4. Integrated public transport systems across all parts of the site and beyond;
    5. No development within any area of higher flood risk zones;
    6. Provision of above ground SuDS features;
    7. Enhanced landscape, green and blue infrastructure and biodiversity provision based on Hollywell Brook and other features, including historic landscape features and protection and enhancement of the setting of surrounding heritage assets;
    8. Future proofed to ensure development contributes towards the mitigation of greenhouse gas emissions and provides resilience to the impacts of climate change.
  4. Development should also accord with the following requirements to minimise and mitigate harm to adjacent heritage assets:
    1. A formal views analysis between Packington Park and the site shall be undertaken as part of a Landscape and Visual Impact Assessment to inform development, and proposals should then aim to avoid causing harm to the significances of heritage assets;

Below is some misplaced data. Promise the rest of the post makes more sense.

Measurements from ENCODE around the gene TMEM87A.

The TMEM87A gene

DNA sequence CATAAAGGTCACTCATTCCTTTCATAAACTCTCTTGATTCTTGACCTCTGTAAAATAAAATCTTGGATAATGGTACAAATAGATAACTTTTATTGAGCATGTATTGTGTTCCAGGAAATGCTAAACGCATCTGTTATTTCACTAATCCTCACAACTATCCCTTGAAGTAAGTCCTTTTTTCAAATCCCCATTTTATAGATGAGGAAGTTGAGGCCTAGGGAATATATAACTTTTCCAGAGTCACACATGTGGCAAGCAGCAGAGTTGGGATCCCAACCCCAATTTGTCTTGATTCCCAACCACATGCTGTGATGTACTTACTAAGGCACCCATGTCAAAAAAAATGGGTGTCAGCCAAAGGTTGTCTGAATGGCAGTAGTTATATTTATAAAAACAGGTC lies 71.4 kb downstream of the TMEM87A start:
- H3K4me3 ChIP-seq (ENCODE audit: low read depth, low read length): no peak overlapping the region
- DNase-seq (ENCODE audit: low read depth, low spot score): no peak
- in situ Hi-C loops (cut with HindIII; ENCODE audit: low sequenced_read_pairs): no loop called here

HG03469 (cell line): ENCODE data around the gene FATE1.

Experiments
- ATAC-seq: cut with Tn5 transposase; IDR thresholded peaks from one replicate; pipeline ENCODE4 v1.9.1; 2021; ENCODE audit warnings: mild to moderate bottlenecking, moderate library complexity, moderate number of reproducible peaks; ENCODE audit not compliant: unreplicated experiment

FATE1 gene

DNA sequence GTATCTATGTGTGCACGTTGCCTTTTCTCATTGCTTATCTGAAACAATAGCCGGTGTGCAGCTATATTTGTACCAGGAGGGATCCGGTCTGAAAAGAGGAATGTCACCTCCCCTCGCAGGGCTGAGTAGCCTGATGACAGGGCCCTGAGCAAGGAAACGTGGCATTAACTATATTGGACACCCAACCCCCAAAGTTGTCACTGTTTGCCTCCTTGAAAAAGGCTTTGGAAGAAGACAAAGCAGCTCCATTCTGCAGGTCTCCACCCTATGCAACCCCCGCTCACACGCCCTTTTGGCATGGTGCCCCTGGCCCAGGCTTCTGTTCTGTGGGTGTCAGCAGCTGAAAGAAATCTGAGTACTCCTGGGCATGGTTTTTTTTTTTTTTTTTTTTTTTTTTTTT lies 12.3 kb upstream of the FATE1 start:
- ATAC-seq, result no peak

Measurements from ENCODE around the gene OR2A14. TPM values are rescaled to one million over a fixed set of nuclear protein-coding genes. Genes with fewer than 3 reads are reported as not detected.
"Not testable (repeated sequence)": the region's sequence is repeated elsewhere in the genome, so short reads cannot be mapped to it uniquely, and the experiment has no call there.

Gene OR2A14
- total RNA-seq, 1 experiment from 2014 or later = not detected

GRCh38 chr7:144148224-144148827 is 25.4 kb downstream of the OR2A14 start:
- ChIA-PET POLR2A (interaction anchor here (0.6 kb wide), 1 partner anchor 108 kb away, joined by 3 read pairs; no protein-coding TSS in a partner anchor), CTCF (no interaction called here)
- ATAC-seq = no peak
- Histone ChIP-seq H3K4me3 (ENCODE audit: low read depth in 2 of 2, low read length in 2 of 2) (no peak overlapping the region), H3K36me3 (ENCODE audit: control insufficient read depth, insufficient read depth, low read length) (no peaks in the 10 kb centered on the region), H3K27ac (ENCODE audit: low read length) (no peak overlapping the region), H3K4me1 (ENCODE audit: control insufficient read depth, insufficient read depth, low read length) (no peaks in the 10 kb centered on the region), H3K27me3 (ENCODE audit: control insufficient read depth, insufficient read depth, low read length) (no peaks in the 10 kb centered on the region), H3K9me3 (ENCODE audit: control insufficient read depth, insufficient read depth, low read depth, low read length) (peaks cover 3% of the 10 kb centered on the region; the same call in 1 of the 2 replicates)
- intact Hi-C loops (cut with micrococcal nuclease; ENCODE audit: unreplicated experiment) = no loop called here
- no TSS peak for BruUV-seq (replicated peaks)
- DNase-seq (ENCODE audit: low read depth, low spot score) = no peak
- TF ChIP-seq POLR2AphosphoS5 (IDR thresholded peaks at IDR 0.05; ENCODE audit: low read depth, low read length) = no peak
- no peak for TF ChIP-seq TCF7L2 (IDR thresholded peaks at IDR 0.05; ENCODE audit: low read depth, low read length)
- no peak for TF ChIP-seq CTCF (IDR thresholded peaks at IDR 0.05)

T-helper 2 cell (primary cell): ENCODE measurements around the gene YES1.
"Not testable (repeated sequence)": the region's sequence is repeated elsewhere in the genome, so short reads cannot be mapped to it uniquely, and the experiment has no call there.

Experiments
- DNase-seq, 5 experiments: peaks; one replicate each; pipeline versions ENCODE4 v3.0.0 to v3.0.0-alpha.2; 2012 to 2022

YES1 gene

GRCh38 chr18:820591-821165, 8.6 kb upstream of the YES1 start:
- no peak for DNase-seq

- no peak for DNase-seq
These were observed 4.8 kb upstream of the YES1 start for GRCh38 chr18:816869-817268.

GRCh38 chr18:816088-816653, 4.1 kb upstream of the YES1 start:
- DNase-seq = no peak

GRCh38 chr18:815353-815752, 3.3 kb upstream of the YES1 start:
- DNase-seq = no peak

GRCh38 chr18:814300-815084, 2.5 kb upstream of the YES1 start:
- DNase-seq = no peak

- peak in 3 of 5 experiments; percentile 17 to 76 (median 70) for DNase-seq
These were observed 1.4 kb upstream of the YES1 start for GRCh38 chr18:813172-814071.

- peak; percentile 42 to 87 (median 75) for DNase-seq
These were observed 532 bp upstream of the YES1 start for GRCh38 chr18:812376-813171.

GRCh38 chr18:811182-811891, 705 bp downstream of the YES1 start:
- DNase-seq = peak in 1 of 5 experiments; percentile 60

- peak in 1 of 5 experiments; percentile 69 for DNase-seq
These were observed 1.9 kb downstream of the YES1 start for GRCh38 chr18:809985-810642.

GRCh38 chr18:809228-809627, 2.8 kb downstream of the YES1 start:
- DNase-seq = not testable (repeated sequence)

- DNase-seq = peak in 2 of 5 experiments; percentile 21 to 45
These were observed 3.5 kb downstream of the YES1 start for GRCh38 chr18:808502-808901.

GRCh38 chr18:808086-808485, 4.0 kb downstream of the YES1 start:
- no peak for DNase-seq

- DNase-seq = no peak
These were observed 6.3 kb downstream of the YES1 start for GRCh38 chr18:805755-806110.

2. Enhance key views to and from Park Farmhouse;
    3. Ensure the telecommunications mast does not impinge on key views of Park Farmhouse from Packington Park Pleasure Grounds;
    4. Consider appropriate use of Park Farmhouse and the potential for interpretation.
  5. Likely infrastructure requirements will include:
    1. Provision of a new primary school and nursery as required by the Local Education Authority;
    2. Provision for primary care health services in the vicinity and financial contributions for appropriate UHB secondary care services in the wider CCG;
    3. Provision of leisure and community infrastructure;
    4. The existing culverts within the site shall be naturalised to reduce flood risk and enhance wider benefits;
    5. Any development adjacent to the culvert carrying Hollywell Brook beneath the Chester Road should provide flood alleviation;
    6. Water quality discharges from the site shall be improved through the provision of linear conveyance SuDS to ensure that the status of the River Blythe is protected and that extreme flood flow paths are not impeded;